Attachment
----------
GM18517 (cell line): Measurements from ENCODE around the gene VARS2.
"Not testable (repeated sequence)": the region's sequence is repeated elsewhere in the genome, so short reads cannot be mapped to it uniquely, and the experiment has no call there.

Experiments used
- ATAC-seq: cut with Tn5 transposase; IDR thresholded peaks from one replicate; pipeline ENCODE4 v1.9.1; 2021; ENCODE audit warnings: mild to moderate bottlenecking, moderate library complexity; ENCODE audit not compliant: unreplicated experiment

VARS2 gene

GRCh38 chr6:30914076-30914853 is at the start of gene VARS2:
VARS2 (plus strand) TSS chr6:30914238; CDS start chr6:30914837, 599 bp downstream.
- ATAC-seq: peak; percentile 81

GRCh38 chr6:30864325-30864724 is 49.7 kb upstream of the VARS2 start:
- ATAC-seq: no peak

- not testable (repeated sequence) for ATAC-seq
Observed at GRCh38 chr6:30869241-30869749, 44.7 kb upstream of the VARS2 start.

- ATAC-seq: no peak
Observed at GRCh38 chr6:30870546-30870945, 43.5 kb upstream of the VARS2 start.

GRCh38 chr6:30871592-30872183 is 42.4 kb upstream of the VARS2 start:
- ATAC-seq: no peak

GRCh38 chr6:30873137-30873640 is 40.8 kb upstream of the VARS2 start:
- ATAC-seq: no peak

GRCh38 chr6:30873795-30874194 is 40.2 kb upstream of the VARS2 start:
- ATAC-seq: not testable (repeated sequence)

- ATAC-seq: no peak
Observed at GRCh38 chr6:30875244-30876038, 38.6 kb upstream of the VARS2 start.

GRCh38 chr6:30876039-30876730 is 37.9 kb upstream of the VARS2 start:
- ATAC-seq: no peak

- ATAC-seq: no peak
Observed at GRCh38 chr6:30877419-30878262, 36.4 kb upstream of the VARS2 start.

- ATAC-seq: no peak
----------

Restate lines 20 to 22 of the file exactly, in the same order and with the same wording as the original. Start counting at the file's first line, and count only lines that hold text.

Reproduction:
- ATAC-seq: not testable (repeated sequence)

- ATAC-seq: no peak
Observed at GRCh38 chr6:30875244-30876038, 38.6 kb upstream of the VARS2 start.